I first came across Suki Kim as a panellist at the exceedingly awkward “Inside North Korea” talk at this year’s Melbourne Writers Festival. I have written about this panel in more detail before, but Kim’s frustration at her co-panellists, and at the situation in and around North Korea generally, was as palpable there as it is in this book. Without You, There is No Us is a memoir of her time as a missionary English teacher at an elite university outside of Pyongyang. It is an incisive and self-reflective memoir.
Kim seems highly knowledgeable about and yet mystified by the history and politics that have brought North Korea to this point. She reflects on her own links with North Korea, her mother having lost an older brother during the Korean War, who was conscripted into the North Korean army and never heard from by the family again. Kim creates a sense that she is aware of just how narrow things were for her family, and for many Korean families. That one small twist of fate has meant the difference between living in relative freedom and material comfort in South Korea, and living a life of poverty under the all-pervasive surveillance state of North Korea.
The story starts with these reflections, and quickly moves into her experiences over two semesters at the Pyongyang University of Science and Technology (PUST). She quickly comes to love her students, but is also sharply aware that she cannot trust them. Though already experienced from previous visits with being constantly monitored, she soon finds the nature of life in PUST overwhelming. Every lesson plan, even down to games, must be approved according to arbitrary and often puzzling state and school requirements. Every conversation that strays from certain set topics is fraught with danger. For it is not only Kim’s stay in North Korea that is at risk if she reveals too much about life on the outside; it is her student’s very lives. In this book, she has taken care to blur student’s identities to protect them from potential repercussions even of the seemingly minor questions they ask of her, and of the hints some of them seem to have of how restrictive, how extraordinary*, their lives are.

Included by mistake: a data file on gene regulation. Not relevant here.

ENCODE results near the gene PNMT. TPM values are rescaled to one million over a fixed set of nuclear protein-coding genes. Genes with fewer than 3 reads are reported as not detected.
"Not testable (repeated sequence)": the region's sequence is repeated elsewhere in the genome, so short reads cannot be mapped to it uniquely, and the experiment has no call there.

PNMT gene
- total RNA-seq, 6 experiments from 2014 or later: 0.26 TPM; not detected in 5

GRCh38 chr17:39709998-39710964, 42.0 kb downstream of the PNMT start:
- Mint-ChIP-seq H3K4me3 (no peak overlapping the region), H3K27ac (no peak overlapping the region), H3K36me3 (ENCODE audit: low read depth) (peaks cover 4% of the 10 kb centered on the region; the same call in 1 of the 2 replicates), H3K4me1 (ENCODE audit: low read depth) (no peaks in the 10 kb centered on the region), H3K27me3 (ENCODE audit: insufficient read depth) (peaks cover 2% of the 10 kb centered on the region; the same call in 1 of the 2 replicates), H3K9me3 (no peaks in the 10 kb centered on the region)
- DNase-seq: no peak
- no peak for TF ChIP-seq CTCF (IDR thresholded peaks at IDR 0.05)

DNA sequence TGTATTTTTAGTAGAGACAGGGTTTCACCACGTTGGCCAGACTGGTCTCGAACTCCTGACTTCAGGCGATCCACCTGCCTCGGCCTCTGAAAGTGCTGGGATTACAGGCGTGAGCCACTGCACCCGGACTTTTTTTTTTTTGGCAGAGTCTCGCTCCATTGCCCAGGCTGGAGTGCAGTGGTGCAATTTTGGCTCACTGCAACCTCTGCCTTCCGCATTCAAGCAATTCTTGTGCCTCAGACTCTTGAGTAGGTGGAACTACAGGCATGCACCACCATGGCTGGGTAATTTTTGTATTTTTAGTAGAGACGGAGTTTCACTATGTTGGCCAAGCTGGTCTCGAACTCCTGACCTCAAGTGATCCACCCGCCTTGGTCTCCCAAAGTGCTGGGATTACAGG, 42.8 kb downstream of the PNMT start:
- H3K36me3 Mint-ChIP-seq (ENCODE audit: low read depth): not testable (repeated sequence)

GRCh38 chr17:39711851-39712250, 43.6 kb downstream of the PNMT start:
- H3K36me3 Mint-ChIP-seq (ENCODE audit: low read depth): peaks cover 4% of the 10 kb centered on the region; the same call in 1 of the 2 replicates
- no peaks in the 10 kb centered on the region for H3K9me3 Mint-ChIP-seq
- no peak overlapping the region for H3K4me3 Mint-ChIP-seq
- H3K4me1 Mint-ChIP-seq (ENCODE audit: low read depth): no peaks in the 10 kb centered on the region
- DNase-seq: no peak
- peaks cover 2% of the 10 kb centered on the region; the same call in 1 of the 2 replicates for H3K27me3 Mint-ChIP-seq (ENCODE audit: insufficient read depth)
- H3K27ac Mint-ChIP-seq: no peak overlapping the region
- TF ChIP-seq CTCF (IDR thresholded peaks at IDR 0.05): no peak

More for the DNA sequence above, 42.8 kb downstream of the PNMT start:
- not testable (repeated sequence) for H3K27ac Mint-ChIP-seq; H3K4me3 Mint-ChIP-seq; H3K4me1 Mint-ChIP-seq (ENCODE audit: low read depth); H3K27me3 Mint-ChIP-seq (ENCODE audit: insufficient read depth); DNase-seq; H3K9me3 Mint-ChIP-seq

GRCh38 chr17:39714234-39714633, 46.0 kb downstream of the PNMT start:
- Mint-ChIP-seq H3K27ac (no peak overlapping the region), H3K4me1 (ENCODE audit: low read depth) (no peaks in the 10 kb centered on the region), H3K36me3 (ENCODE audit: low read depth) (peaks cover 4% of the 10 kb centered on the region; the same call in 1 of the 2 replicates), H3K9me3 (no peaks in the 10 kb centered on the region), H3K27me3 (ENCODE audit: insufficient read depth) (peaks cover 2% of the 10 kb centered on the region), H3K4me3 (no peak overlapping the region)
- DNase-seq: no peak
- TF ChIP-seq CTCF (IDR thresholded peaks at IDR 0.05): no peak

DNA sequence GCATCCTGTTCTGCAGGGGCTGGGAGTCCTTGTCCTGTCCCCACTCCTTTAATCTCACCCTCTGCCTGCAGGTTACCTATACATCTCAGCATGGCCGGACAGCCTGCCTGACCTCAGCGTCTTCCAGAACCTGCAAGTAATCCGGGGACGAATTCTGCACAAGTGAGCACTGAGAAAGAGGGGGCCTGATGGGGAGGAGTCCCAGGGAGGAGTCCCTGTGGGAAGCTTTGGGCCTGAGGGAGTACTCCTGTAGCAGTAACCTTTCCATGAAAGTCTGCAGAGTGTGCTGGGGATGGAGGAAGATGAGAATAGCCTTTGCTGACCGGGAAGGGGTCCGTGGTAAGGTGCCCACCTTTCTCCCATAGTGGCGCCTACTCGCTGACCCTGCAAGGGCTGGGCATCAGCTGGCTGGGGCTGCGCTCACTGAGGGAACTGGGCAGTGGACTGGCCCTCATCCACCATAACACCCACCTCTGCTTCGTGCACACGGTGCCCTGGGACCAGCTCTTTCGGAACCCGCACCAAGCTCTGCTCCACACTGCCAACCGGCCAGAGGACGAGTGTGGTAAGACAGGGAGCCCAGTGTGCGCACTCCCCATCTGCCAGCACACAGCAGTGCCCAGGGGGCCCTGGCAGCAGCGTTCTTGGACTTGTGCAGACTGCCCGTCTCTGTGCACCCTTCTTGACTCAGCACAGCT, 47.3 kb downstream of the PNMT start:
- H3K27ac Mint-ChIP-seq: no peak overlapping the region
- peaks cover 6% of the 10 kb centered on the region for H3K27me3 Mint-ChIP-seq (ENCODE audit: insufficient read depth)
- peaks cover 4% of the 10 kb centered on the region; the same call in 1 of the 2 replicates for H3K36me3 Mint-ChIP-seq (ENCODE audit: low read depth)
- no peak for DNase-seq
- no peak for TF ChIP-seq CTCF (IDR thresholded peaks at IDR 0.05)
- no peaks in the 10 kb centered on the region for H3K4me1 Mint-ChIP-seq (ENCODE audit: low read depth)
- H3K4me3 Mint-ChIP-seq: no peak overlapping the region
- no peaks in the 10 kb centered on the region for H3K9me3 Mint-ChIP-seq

Kim is certainly jaded not only by the regime but by the international media’s treatment of it, though maintains fiercely sympathetic with the plight of the North Korean people. There are several scenes when Kim does manage a glimpse behind the elaborate veil that is constructed for foreigners. Some of these scenes felt as if they must have been exaggerated as well as blurred, but I can’t say for sure. Perhaps I would simply like to hope they are exaggerated. Kim can only speculate about the lives led by North Korea’s myriad poor, but what she does describe speaks of the most terrible hardship.
Without You, There is No Us is a story of tentative optimism about moulding young minds away from their oppressive state, being smothered by the inescapable machinery of control. Though it ends with a renewed hope in the potential for change, as Kim Jong-Il’s death is announced, history has shown that Kim Jong-Un’s regime is as unrelenting as ever.
Kim’s search for truth in North Korea is deflected at every turn. Even moments that might hint at candidness, at unveiling, are quickly joked away, quickly tainted with doubt. Kim is uncertain her students even really know the difference between truth and lies. The extreme level to which they have been brainwashed is perhaps the most harrowing thing about the novel. Even when they express doubts, they quickly suppress them; even when Kim is able to reveal her own life, the students pretend nothing has happened.
The memoir is written with an expert combination of journalism, history both in the macro and family sense, and personal reflection. Kim’s language is engaging and for the most part unexaggerated. She does not try to transform herself into a heroine and at times, mostly when she was mooning about her lover back in New York, I found her irritating. While that was not likely Kim’s intention, the honesty with which she portrays herself is an offer to the reader. It is to tell us we can believe what she says about this most untrustworthy of places.
* Both in an global sense and within North Korea. PUST students were almost all from elite and well off families.